Thursday, April 3, 2014

Philadelphia's Pregnancy Accommodations Law is Going Into Effect

The latest change to the Fair Practices Ordinance in Philadelphia is a win for PathWays PA, the Coalition for Healthy Families and Workplaces, and of course for pregnant women working in Philadelphia. Under the additional legislation, which was signed by Mayor Nutter in January 2014, employees who are pregnant or recently gave birth can ask for reasonable workplace accommodations without fear of losing their jobs.

Under the law, those requests might include asking for bathroom or rest breaks, access to water, assistance lifting items or re-assignment with manual labor duties, for example.

Employers in Philadelphia are required to post notification of the law by April 20. The Philadelphia Commission on Human Relations has issued a poster that offers a plain-language explanation of the law. A downloadable electronic copy of the poster is available on the PCHR web site. Hard copies are available at the PCHR office and area chambers of commerce also have agreed to help their members obtain hard-copy posters.

The poster is in English, but other languages and related brochures will be made available shortly. For details about the law and its requirements, visit or call (215) 686-4670.

Thanks to the PCHR for information on this bill and its notifications.

Wednesday, February 5, 2014

We've Come Not So Long A Way

This post is part of the Family Values @ Work Blog Carnival. To view more blog posts from the carnival, visit  

1993. Just typing the year sets my mind spiraling through happy memories. 1993 was the year I began high school. It was a year of flannel shirts and clunky boots. It was the year I fell in love with baseball, and the year my dad and I went to see the Phillies in the playoffs. It is a year I can’t think of without smiling.

A lot has changed since then. My fashion sense is (somewhat) different, and so are the members of the Phillies. It’s been five years since I watched a playoff game with my dad: we managed to watch the Phillies on a tiny TV in his hospital room a few months before he died. As for my high school friends, when we talk, it is mostly on Facebook.

Oddly enough, though, what my high schools friends and I often talk about is a bill that was signed into law on February 5, 1993, without any of us paying much attention: the Family and Medical Leave Act. This act guarantees up to 12 weeks of job-protected unpaid leave to qualified workers in order to care for a new baby or a seriously ill family member.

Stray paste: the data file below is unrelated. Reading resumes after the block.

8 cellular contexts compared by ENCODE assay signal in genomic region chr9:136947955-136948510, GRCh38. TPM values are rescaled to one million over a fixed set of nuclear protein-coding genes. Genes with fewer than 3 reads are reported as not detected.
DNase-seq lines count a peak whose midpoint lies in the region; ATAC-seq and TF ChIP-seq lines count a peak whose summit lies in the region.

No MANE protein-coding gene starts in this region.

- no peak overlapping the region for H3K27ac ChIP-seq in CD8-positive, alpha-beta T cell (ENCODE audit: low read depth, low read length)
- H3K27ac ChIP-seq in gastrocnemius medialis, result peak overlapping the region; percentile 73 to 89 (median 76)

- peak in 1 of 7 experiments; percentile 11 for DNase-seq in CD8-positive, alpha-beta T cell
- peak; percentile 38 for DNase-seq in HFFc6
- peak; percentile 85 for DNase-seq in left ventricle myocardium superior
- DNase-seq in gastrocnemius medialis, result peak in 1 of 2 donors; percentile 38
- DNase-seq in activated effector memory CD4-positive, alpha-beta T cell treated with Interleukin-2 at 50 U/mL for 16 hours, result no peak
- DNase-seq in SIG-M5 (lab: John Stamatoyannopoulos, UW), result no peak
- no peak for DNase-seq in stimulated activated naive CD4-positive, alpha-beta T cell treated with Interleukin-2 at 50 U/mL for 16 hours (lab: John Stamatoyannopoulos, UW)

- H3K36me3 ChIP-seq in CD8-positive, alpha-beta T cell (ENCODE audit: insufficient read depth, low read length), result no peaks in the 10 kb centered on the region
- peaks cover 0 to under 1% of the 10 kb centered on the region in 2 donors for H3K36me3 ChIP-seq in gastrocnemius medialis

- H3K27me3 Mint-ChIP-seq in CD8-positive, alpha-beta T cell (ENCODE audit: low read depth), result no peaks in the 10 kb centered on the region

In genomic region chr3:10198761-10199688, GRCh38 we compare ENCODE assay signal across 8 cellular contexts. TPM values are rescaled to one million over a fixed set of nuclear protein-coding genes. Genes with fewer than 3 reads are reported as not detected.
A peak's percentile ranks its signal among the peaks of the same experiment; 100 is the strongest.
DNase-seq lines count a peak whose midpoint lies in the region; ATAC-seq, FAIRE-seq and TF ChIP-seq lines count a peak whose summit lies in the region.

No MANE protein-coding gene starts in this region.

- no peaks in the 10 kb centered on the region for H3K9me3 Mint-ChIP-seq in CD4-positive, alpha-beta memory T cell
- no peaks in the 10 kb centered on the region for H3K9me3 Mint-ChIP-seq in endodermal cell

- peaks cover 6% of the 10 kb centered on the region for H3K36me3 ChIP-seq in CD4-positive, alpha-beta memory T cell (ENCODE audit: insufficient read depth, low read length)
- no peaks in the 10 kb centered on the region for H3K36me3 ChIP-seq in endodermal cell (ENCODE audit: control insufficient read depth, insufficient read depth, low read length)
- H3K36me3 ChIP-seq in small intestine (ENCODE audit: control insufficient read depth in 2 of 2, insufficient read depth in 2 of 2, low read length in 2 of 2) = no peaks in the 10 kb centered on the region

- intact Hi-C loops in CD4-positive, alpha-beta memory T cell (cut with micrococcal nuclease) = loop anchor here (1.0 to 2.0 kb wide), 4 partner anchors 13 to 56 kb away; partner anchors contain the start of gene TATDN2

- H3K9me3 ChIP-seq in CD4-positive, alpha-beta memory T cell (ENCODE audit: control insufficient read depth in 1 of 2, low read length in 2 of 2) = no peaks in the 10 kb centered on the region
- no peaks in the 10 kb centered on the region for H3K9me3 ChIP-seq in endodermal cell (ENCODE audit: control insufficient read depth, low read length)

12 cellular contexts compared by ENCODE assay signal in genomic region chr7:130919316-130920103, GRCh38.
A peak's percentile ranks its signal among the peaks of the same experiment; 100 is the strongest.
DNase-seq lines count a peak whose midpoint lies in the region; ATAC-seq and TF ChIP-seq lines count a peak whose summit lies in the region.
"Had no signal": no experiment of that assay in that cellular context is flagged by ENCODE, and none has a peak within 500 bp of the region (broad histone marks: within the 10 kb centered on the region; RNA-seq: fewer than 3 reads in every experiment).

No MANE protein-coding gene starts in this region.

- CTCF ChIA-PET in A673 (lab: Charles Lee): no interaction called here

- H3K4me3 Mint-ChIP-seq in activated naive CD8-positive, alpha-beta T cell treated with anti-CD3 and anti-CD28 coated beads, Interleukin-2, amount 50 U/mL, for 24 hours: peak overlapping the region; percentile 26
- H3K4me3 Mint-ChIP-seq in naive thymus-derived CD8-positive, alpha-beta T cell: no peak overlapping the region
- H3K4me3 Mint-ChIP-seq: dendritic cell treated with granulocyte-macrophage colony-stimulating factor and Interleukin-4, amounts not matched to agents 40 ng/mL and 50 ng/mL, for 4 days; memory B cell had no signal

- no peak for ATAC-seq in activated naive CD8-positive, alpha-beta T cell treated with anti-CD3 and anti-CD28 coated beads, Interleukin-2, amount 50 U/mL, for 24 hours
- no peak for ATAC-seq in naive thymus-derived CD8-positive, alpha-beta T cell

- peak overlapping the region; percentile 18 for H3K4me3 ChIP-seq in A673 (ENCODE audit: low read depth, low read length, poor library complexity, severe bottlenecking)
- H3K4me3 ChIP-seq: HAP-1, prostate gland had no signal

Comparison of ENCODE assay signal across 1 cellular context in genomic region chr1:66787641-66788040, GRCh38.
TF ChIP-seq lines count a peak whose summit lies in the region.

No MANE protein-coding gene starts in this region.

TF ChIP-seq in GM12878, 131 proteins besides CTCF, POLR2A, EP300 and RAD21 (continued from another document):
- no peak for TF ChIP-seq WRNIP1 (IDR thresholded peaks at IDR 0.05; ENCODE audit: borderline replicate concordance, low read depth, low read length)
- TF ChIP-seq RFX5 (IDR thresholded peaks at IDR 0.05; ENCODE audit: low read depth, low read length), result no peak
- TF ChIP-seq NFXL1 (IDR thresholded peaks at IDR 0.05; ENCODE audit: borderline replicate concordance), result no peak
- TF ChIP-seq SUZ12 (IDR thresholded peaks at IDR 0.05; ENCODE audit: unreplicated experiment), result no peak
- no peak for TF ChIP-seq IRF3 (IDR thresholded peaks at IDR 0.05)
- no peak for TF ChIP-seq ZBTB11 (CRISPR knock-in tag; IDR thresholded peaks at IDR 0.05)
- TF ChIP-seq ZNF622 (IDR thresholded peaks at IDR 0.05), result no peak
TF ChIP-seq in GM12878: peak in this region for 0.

Often, it isn’t the act itself that comes up in conversation. But I always get the same question, whether speaking to friends with conservative or liberal backgrounds, and it is always asked with the same urgency.

“So, when are you going to start working on paid FMLA? I would support that. We really need it.”

My friends know that I work at PathWays PA, a group that led a large coalition twice to pass a paid sick days ordinance in Philly, only to have it vetoed by the mayor. Last year we were one vote shy of overturning that veto – and we’ll be back. Workers need to be able to earn paid sick days because FMLA, while a great step forward, doesn’t cover routine illness.

My friends’ question shouldn’t come as a surprise: most of them, like most people in this country, are breadwinners and caregivers. They needed time off in order to give birth or to adopt, and most didn’t have the luxury of taking that time without pay. After all, you can’t tell the bank or the utility company, “Sorry, I won’t be paying this month because I’m having a baby with no paid leave.”

Today, about two and a half times as many people as in 2000 who are eligible and need FMLA leave are not taking it, chiefly because they cannot afford it. That means most new mothers who worked through their pregnancy return to the job even before their twelve weeks of FMLA are up - if they had access to FMLA at all. Only about one-fifth of new mothers are covered by the FMLA.

For my friends and for me, the past 21 years have been a time of growth and change. Unfortunately, the same can’t be said for the FMLA. It was a great law in 1993, and it is still great today. But today’s working families need public policies that have grown with us and with our economy.

Thursday, December 12, 2013

A Dad's Paid Leave Story

Jason's twin children were born at 28 weeks — and as a result, spent 69 days in neonatal intensive care. Thanks to New Jersey's paid family leave law, Jason and his wife Christie were able to take needed time off to care for their children. But for millions of parents, paid family leave is not an option. The FAMILY Act would change that. Find out more -- and get involved -- at And donate to support the many local organizations that work to bring new options to families throughout the country at

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